Jeb Bush encouraged brother to pursue ethanol
By DAVID ADAMS
Published March 5, 2007
WASHINGTON - When Americans voted for George W. Bush in November 2000, they knew they were electing a man with deep ties to Texas oil.
But six years later, a greener-sounding Bush is about to depart for a trip to Brazil, where he hopes to forge a biofuels partnership that officials believe could revolutionize America's fuel industry and transform its relations with Latin America.
Critics suspect the president's biofuels conversion is only superficial, a late-in-the-day effort to build a less oil-splattered legacy. U.S. officials, though, talk of a new era of "ethanol diplomacy," capable perhaps one day of rivaling the petro-dollars muscle of the oil cartel countries.
"This is transformational policy," said Gregory Manuel, the State Department's international energy coordinator who has quietly shuttled between Washington and Brazil in recent months negotiating a biofuels cooperation agreement.
"Having the leadership of the United States ... in cooperation with Brazil, is the kind of DNA which spells great things for the world as we move toward alternative energy over the medium and longer term."
Such is the level of intensity that Bush and Brazilian President Luiz Inacio Lula da Silva will meet twice this month, a rarity for even the closest U.S. ally. After they meet Thursday in Brasilia, Lula will come on March 31 to Camp David, where the biofuels pact may be finalized.
'All charged up'
For years, Brazil tried in vain to persuade U.S. officials of the merits of ethanol, which had made the largest country in South America virtually energy self-sufficient.
"The price of oil for a long time didn't compel," said Donna Hrinak, U.S. ambassador to Brazil from 2002 to 2004. She recalls Brazil raising the issue in 2003. "Our response was 'We are working on the hydrogen car. We are happy with that and we'll see you later.' "
That began to change with the emergence since 1999 of Venezuela's Hugo Chavez, who is using his country's vast petroleum reserves to undermine U.S. influence in the region.
Bush got a taste of that firsthand in November 2005 when he attended a regional summit in Argentina that was marred by anti-U.S. riots stoked by Chavez.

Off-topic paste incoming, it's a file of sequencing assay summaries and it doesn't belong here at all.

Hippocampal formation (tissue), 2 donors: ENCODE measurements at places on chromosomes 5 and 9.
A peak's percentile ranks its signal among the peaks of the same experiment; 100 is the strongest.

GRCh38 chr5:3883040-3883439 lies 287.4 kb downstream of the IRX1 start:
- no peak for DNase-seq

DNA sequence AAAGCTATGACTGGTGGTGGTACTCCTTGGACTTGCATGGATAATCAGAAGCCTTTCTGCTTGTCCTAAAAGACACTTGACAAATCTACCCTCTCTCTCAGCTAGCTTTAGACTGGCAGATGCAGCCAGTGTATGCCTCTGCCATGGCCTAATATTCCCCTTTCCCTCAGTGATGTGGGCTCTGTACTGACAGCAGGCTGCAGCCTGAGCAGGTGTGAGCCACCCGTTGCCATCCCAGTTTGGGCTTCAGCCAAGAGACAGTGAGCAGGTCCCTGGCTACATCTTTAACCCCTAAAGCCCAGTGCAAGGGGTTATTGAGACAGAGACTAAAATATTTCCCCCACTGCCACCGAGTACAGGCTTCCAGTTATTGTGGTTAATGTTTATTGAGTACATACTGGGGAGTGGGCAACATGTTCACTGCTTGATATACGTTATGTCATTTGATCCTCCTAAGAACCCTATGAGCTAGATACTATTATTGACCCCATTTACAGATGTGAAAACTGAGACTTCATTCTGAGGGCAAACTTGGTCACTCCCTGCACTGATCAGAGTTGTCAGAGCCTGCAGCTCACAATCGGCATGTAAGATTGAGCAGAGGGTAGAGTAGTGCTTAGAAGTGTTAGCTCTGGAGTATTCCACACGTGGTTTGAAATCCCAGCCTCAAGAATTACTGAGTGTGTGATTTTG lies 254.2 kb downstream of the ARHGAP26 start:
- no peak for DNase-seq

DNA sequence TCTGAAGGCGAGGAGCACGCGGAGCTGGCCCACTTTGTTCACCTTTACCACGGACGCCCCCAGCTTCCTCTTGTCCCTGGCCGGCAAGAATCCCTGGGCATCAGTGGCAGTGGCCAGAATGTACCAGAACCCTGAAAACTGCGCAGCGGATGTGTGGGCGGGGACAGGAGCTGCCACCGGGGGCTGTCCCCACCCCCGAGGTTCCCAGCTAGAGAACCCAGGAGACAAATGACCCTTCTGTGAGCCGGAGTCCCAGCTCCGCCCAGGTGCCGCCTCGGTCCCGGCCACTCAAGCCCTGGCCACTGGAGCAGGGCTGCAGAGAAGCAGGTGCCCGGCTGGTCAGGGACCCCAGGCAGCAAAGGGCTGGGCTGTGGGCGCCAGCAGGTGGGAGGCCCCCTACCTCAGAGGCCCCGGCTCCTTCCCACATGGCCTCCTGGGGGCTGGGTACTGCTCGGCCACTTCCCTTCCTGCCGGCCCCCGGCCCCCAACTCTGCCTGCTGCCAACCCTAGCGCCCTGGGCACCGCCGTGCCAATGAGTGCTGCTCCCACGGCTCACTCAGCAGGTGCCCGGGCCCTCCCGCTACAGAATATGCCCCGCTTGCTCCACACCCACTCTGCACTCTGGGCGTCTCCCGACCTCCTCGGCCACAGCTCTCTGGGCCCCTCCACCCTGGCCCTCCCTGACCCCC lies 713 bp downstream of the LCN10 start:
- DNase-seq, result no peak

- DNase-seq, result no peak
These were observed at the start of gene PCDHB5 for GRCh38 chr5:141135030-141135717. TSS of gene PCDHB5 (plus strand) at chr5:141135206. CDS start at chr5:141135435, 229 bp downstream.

On his way back from the summit, Bush stopped in Brazil, where he got a much warmer reception. Lula invited him to his country home, known as Crooked Creek Ranch, for a relaxed barbecue.
"It was a very good, cordial meeting, lots of smiles and a warm atmosphere," said John Danilovich, U.S. ambassador to Brazil from 2004 to 2006, who was present. "There's a real rapport between the two men."
A leftist former union leader, Lula might not seem Bush's natural ally. But he is big on biofuels. He keeps a display in his office of feedstock samples and the fuels they produce. Bush and Lula have grown so close that they regularly speak by phone, often outside office hours.
At the barbecue, Lula asked his agriculture minister, Roberto Rodrigues, to make the case for biofuels to the Americans.
Rodrigues spoke for an hour.
"How is it that humanity built a civilization upon fossil fuels, a finite substance that is poorly distributed around the world?" he said. "It makes no sense when we have a renewable liquid that can be produced by almost any country."
The Americans listened intently, he said. "President Bush had lots of questions. So did Secretary Condoleezza Rice."
Bush returned to Washington "all charged up" on Brazilian biofuels, recalls Allan Hubbard, the president's chief economic adviser.
"When he got back he grabbed me and said 'Hubbard, what about this, what they are doing with ethanol down in Brazil?' " he said.
A letter from Florida
White House staff had already done some work on biofuels, but nothing had gone as far as the president's desk.